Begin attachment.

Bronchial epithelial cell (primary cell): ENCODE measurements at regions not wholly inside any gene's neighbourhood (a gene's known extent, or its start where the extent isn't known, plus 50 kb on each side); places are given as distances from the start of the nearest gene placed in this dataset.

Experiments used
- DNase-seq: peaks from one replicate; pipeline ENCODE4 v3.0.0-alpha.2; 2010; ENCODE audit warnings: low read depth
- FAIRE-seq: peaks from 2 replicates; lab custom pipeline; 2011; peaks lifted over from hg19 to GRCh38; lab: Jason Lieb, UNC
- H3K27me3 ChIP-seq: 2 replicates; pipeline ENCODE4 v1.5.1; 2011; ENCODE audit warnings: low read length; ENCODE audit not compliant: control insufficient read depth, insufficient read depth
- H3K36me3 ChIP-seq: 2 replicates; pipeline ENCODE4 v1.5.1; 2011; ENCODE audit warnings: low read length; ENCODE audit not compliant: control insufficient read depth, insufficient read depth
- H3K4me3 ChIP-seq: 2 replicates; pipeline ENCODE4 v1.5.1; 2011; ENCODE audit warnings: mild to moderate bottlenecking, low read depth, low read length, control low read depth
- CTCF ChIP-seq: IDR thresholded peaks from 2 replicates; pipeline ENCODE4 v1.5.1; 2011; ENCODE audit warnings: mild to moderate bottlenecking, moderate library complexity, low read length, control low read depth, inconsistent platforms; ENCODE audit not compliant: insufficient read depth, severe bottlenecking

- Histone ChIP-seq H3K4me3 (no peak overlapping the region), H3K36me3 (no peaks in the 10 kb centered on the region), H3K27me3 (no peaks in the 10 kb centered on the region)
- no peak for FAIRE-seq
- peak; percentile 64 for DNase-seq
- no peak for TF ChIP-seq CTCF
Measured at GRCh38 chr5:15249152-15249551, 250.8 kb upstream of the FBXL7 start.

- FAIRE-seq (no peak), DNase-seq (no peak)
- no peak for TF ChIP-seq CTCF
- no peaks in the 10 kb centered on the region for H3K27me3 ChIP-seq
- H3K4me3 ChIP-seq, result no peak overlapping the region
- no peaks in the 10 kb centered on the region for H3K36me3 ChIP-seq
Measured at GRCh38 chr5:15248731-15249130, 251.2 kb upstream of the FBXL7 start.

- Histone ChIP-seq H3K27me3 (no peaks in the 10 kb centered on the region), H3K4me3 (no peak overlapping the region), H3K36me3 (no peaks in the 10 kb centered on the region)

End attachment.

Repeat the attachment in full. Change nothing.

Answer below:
Bronchial epithelial cell (primary cell): ENCODE measurements at regions not wholly inside any gene's neighbourhood (a gene's known extent, or its start where the extent isn't known, plus 50 kb on each side); places are given as distances from the start of the nearest gene placed in this dataset.

Experiments used
- DNase-seq: peaks from one replicate; pipeline ENCODE4 v3.0.0-alpha.2; 2010; ENCODE audit warnings: low read depth
- FAIRE-seq: peaks from 2 replicates; lab custom pipeline; 2011; peaks lifted over from hg19 to GRCh38; lab: Jason Lieb, UNC
- H3K27me3 ChIP-seq: 2 replicates; pipeline ENCODE4 v1.5.1; 2011; ENCODE audit warnings: low read length; ENCODE audit not compliant: control insufficient read depth, insufficient read depth
- H3K36me3 ChIP-seq: 2 replicates; pipeline ENCODE4 v1.5.1; 2011; ENCODE audit warnings: low read length; ENCODE audit not compliant: control insufficient read depth, insufficient read depth
- H3K4me3 ChIP-seq: 2 replicates; pipeline ENCODE4 v1.5.1; 2011; ENCODE audit warnings: mild to moderate bottlenecking, low read depth, low read length, control low read depth
- CTCF ChIP-seq: IDR thresholded peaks from 2 replicates; pipeline ENCODE4 v1.5.1; 2011; ENCODE audit warnings: mild to moderate bottlenecking, moderate library complexity, low read length, control low read depth, inconsistent platforms; ENCODE audit not compliant: insufficient read depth, severe bottlenecking

- Histone ChIP-seq H3K4me3 (no peak overlapping the region), H3K36me3 (no peaks in the 10 kb centered on the region), H3K27me3 (no peaks in the 10 kb centered on the region)
- no peak for FAIRE-seq
- peak; percentile 64 for DNase-seq
- no peak for TF ChIP-seq CTCF
Measured at GRCh38 chr5:15249152-15249551, 250.8 kb upstream of the FBXL7 start.

- FAIRE-seq (no peak), DNase-seq (no peak)
- no peak for TF ChIP-seq CTCF
- no peaks in the 10 kb centered on the region for H3K27me3 ChIP-seq
- H3K4me3 ChIP-seq, result no peak overlapping the region
- no peaks in the 10 kb centered on the region for H3K36me3 ChIP-seq
Measured at GRCh38 chr5:15248731-15249130, 251.2 kb upstream of the FBXL7 start.

- Histone ChIP-seq H3K27me3 (no peaks in the 10 kb centered on the region), H3K4me3 (no peak overlapping the region), H3K36me3 (no peaks in the 10 kb centered on the region)